One of the long-standing problems in philosophy of science is how to distinguish accidental generalizations, such as that all the coins in Sam's pocket are nickels when this is a mere coincidence, from non-accidental generalizations, such as that all electrons are charged.
A standard observation is that non-accidental generalizations support counterfactuals. If there were another electron, it too would be charged. But it is not true that if there were another coin in the pocket, it too would be a nickel. Or so the story goes.
But in fact one can make accidental generalizations accidentally support counterfactuals as well. Sam and Jenny are on a lifeboat. Sam has five nickels in his pocket and Jenny has two nickels and three dimes, all due to chance. And that's all the money around for miles. Jenny accidentally drops the three dimes in the sea. Hours pass. At this point the following counterfactual seems true:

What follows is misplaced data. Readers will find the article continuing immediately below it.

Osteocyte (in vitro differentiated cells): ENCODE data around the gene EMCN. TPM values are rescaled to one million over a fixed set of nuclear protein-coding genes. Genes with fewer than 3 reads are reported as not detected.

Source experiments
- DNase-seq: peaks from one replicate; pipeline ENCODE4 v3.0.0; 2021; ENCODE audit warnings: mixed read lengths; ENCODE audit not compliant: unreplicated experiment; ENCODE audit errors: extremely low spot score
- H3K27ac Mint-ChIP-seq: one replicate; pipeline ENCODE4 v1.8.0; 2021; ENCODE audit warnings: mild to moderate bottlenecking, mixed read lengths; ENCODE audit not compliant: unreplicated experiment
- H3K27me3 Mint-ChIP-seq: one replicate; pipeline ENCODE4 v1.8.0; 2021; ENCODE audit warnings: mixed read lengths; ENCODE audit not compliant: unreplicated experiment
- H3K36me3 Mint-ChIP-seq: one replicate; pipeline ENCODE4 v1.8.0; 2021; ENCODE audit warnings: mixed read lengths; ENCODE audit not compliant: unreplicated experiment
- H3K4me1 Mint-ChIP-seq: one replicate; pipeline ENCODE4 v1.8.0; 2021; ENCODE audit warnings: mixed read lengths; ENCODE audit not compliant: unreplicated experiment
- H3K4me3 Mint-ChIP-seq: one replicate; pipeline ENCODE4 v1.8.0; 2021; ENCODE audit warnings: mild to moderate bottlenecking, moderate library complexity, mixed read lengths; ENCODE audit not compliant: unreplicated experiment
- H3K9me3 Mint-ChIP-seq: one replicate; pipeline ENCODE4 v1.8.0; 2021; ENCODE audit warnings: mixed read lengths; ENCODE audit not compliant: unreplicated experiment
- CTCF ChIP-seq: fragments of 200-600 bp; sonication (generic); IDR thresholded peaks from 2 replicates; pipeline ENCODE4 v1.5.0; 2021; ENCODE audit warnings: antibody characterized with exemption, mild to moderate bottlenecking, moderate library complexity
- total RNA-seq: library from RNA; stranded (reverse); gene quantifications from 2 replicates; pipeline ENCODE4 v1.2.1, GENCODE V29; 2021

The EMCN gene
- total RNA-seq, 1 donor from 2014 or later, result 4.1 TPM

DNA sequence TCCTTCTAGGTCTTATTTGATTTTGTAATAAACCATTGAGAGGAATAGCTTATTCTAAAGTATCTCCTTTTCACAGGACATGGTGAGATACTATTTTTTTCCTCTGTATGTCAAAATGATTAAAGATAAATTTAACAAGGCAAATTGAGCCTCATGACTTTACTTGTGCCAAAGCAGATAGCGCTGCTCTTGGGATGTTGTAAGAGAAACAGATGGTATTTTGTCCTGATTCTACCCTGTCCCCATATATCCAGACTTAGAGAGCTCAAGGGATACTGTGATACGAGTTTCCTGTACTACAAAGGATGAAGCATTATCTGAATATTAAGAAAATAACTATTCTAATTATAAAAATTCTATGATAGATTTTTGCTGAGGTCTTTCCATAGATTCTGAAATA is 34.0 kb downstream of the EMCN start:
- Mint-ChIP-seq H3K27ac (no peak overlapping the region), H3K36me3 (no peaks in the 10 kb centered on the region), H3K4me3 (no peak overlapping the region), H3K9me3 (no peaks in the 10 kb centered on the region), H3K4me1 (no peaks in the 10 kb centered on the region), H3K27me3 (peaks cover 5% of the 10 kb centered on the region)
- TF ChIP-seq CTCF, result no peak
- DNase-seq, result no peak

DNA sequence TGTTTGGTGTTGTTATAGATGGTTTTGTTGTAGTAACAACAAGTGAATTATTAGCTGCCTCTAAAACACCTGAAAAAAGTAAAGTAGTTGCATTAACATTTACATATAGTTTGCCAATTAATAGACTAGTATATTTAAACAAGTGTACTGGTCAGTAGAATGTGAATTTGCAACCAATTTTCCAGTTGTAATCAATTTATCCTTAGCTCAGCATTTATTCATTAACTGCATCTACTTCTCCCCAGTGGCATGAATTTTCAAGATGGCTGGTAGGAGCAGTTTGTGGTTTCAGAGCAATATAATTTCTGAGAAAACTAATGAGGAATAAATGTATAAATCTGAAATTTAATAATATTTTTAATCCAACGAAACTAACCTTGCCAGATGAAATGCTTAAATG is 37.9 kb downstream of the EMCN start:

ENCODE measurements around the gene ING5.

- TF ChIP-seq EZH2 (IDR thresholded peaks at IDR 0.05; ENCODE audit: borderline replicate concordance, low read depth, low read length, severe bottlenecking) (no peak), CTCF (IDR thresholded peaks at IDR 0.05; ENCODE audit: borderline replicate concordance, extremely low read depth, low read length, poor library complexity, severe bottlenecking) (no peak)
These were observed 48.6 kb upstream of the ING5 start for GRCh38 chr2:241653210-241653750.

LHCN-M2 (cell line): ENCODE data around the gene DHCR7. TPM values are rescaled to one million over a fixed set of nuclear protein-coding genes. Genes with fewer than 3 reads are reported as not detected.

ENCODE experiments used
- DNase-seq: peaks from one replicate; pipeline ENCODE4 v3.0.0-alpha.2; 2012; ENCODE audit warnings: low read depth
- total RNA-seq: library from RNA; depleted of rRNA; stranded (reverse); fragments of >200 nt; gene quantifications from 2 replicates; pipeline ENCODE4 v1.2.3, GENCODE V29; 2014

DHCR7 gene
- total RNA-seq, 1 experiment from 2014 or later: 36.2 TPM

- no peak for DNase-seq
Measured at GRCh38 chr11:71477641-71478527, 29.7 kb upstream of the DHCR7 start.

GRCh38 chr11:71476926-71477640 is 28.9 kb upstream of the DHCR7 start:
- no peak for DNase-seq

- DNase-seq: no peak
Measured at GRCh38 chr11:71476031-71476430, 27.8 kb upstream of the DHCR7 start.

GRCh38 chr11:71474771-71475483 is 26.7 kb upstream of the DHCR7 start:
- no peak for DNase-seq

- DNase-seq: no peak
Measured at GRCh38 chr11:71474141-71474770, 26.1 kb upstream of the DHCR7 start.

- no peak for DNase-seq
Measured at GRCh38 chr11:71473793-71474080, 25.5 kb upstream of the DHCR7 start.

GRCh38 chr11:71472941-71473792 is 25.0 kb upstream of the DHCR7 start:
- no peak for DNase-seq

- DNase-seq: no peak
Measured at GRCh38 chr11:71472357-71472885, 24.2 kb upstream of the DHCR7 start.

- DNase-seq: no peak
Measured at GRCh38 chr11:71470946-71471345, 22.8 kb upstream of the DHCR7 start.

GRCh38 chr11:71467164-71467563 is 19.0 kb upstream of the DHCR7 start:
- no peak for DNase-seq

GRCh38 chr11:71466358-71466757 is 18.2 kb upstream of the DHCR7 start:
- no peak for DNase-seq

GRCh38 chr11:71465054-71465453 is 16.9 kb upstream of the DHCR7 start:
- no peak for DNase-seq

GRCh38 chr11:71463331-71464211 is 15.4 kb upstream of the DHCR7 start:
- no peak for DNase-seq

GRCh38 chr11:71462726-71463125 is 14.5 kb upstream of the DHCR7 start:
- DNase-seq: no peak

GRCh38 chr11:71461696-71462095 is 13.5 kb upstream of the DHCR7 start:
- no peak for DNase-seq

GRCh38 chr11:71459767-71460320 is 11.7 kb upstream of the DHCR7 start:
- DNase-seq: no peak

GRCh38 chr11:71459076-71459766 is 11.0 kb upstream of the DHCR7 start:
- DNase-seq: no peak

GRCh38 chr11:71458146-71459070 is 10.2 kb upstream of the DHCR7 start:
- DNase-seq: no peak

- If another coin came to be present in Sam's pocket, it would be one of Jenny's nickels.
- If another coin came to be present in Sam's pocket, it would be a nickel.